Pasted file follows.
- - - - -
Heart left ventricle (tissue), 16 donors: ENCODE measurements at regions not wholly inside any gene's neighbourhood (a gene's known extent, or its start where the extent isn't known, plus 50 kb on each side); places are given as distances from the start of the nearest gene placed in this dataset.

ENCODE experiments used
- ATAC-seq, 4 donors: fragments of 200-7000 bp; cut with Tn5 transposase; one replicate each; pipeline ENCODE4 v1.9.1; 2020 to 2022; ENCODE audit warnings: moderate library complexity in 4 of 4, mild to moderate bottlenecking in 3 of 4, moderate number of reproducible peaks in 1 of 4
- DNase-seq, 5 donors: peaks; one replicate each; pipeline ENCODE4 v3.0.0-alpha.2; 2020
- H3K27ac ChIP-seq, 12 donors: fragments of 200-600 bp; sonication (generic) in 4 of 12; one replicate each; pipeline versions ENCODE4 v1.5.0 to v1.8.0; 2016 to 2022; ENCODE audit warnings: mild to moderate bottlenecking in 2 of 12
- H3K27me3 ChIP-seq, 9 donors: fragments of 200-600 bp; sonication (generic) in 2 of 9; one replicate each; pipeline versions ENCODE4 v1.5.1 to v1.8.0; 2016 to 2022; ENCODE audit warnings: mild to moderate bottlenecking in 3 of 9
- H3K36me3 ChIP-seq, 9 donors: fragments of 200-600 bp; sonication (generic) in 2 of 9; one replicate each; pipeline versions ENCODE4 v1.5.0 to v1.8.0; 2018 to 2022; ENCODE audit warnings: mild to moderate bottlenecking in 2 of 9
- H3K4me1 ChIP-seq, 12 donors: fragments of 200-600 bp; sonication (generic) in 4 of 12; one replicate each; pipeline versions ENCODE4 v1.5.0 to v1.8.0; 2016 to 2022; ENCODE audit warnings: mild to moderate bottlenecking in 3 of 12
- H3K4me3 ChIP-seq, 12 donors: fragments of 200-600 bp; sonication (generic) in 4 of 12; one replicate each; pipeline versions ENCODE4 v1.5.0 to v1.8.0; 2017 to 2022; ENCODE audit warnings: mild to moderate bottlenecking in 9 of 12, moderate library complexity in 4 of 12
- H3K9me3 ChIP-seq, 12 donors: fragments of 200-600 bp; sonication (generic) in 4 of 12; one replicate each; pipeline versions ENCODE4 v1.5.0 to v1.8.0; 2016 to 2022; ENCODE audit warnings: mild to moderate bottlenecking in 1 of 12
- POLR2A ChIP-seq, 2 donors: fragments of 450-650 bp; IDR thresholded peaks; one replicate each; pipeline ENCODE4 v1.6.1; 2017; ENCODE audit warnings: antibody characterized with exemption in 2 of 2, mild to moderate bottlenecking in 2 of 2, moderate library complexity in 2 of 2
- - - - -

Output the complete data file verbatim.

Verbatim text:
Heart left ventricle (tissue), 16 donors: ENCODE measurements at regions not wholly inside any gene's neighbourhood (a gene's known extent, or its start where the extent isn't known, plus 50 kb on each side); places are given as distances from the start of the nearest gene placed in this dataset.

ENCODE experiments used
- ATAC-seq, 4 donors: fragments of 200-7000 bp; cut with Tn5 transposase; one replicate each; pipeline ENCODE4 v1.9.1; 2020 to 2022; ENCODE audit warnings: moderate library complexity in 4 of 4, mild to moderate bottlenecking in 3 of 4, moderate number of reproducible peaks in 1 of 4
- DNase-seq, 5 donors: peaks; one replicate each; pipeline ENCODE4 v3.0.0-alpha.2; 2020
- H3K27ac ChIP-seq, 12 donors: fragments of 200-600 bp; sonication (generic) in 4 of 12; one replicate each; pipeline versions ENCODE4 v1.5.0 to v1.8.0; 2016 to 2022; ENCODE audit warnings: mild to moderate bottlenecking in 2 of 12
- H3K27me3 ChIP-seq, 9 donors: fragments of 200-600 bp; sonication (generic) in 2 of 9; one replicate each; pipeline versions ENCODE4 v1.5.1 to v1.8.0; 2016 to 2022; ENCODE audit warnings: mild to moderate bottlenecking in 3 of 9
- H3K36me3 ChIP-seq, 9 donors: fragments of 200-600 bp; sonication (generic) in 2 of 9; one replicate each; pipeline versions ENCODE4 v1.5.0 to v1.8.0; 2018 to 2022; ENCODE audit warnings: mild to moderate bottlenecking in 2 of 9
- H3K4me1 ChIP-seq, 12 donors: fragments of 200-600 bp; sonication (generic) in 4 of 12; one replicate each; pipeline versions ENCODE4 v1.5.0 to v1.8.0; 2016 to 2022; ENCODE audit warnings: mild to moderate bottlenecking in 3 of 12
- H3K4me3 ChIP-seq, 12 donors: fragments of 200-600 bp; sonication (generic) in 4 of 12; one replicate each; pipeline versions ENCODE4 v1.5.0 to v1.8.0; 2017 to 2022; ENCODE audit warnings: mild to moderate bottlenecking in 9 of 12, moderate library complexity in 4 of 12
- H3K9me3 ChIP-seq, 12 donors: fragments of 200-600 bp; sonication (generic) in 4 of 12; one replicate each; pipeline versions ENCODE4 v1.5.0 to v1.8.0; 2016 to 2022; ENCODE audit warnings: mild to moderate bottlenecking in 1 of 12
- POLR2A ChIP-seq, 2 donors: fragments of 450-650 bp; IDR thresholded peaks; one replicate each; pipeline ENCODE4 v1.6.1; 2017; ENCODE audit warnings: antibody characterized with exemption in 2 of 2, mild to moderate bottlenecking in 2 of 2, moderate library complexity in 2 of 2